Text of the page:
Norman (best known for The Bird Artist, 1994) scores again with this gripping account of a family ripped apart by obsession and murder. In format, the novel is a long letter written by Wyatt Hillyer to Marlais, the daughter he scarcely knows, to explain the "terrible incident" that has kept them apart. But Wyatt must start with something equally terrible. In 1941, when he was 17, in Halifax, Nova Scotia, his parents jumped to their deaths from separate bridges; they were unhappily in love with the same woman. Wyatt leaves Halifax to live with his Uncle Donald, Aunt Constance and adopted daughter Tilda in their small town, and becomes apprenticed to his sled-making uncle. The hoped-for sanctuary is anything but. Wyatt has exchanged his parents' erotic obsession for his uncle's obsession with German U-boats swarming beneath the Atlantic; on top of that, he is now an unhappy lover himself, yearning for Tilda. It is his rotten luck that Tilda should have fallen for Hans Mohring, a German philology student. Wyatt accepts his fate as the rejected suitor-no histrionics for him. Meanwhile the news that Constance, on a ferry, is among the latest U-boat victims, catapults Donald into madness. He murders Hans (already married to Tilda) and has Wyatt help him dump the body in the ocean. Donald confesses and gets life; Wyatt, morally innocent but legally culpable, draws a short sentence. After his release, he makes love to the bereft Tilda, just once. In time Tilda will move with their baby Marlais to Denmark, home to Hans's parents; now, in 1967, Wyatt is making full disclosure to his grown daughter. Though himself a victim twice over, and still feeling the pain of his parents' deaths, he has never complained. Norman has developed this brave, emotionally reticent man with great delicacy. It is extraordinary that a story which carries such a weight of sorrow is never depressing, but Norman the master craftsman pulls it off.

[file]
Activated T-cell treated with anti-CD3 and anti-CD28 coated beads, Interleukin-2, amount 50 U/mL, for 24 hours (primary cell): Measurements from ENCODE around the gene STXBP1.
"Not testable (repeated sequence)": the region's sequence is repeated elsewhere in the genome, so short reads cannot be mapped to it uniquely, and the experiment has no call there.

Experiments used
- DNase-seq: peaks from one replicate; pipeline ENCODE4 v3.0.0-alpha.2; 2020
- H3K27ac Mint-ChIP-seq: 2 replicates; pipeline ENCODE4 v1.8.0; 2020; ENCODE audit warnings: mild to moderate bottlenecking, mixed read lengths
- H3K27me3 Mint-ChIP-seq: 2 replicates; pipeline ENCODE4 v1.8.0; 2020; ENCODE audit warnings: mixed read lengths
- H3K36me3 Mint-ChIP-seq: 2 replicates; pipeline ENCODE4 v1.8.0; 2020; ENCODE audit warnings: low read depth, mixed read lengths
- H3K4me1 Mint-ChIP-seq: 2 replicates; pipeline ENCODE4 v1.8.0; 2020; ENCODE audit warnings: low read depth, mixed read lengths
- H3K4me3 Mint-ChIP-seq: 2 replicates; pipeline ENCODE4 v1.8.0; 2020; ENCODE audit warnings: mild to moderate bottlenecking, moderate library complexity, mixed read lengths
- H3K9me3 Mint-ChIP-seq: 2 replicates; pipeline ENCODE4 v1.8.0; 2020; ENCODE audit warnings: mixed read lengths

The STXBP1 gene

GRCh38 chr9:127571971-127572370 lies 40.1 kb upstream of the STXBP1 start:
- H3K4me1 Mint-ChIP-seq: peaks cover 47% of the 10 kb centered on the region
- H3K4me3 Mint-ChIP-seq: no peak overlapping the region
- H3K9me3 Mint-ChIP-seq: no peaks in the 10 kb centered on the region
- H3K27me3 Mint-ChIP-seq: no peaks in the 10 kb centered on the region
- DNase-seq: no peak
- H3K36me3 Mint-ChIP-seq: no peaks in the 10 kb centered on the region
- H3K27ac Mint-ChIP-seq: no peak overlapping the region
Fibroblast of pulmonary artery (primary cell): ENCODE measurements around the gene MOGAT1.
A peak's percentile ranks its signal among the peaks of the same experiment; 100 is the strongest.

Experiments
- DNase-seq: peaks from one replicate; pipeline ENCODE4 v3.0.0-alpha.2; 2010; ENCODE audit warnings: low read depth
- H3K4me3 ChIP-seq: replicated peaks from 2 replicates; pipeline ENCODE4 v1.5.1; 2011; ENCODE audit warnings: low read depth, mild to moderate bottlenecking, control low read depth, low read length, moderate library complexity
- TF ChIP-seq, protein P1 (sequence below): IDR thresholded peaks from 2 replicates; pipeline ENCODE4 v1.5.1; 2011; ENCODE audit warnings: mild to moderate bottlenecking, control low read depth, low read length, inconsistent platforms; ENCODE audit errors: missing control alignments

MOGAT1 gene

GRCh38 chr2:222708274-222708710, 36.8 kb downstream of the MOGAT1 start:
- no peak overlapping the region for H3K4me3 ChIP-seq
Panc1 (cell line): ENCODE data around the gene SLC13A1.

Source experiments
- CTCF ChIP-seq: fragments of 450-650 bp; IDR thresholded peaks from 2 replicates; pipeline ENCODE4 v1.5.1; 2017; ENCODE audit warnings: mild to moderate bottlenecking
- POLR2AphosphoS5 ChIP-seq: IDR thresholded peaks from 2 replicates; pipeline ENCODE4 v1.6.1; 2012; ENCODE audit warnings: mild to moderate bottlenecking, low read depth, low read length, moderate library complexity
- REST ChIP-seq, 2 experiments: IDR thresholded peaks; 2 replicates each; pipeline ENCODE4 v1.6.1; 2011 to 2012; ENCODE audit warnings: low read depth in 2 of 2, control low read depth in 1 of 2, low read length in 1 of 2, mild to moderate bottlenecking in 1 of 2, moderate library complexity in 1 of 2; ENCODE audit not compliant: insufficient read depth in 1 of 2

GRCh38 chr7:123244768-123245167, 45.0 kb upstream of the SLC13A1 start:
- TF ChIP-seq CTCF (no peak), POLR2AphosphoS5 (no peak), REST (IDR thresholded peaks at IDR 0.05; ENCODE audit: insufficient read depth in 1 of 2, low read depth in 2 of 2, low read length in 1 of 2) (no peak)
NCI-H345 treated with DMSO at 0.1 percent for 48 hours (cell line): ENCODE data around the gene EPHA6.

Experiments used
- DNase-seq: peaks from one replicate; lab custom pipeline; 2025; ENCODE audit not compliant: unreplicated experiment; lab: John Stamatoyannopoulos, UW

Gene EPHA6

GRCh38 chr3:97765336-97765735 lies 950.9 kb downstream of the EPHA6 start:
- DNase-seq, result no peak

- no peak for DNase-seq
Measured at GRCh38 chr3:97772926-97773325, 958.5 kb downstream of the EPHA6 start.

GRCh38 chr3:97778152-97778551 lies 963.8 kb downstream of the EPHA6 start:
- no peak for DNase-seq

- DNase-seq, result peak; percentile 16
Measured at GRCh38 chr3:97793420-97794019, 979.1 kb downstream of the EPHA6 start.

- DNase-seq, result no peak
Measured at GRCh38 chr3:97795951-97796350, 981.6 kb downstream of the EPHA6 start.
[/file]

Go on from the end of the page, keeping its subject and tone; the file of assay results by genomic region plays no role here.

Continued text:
"The quiet power of this book comes on slowly and unrelentingly, offering a mesmerizing look into one man’s past. Creating one of the most captivating and effective uses of the retrospective letter format in recent memory, Norman’s prose is understated, eloquent and perfectly chosen, and his novel paints a picture of one man’s legacy that will not soon be lost."